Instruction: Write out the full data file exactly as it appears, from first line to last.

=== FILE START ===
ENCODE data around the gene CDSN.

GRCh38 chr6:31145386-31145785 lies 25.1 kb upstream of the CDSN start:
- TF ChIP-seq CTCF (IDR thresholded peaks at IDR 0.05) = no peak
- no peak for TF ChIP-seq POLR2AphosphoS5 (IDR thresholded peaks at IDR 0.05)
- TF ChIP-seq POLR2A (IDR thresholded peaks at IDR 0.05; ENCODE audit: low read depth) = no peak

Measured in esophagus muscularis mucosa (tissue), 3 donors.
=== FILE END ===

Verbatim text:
ENCODE data around the gene CDSN.

GRCh38 chr6:31145386-31145785 lies 25.1 kb upstream of the CDSN start:
- TF ChIP-seq CTCF (IDR thresholded peaks at IDR 0.05) = no peak
- no peak for TF ChIP-seq POLR2AphosphoS5 (IDR thresholded peaks at IDR 0.05)
- TF ChIP-seq POLR2A (IDR thresholded peaks at IDR 0.05; ENCODE audit: low read depth) = no peak

Measured in esophagus muscularis mucosa (tissue), 3 donors.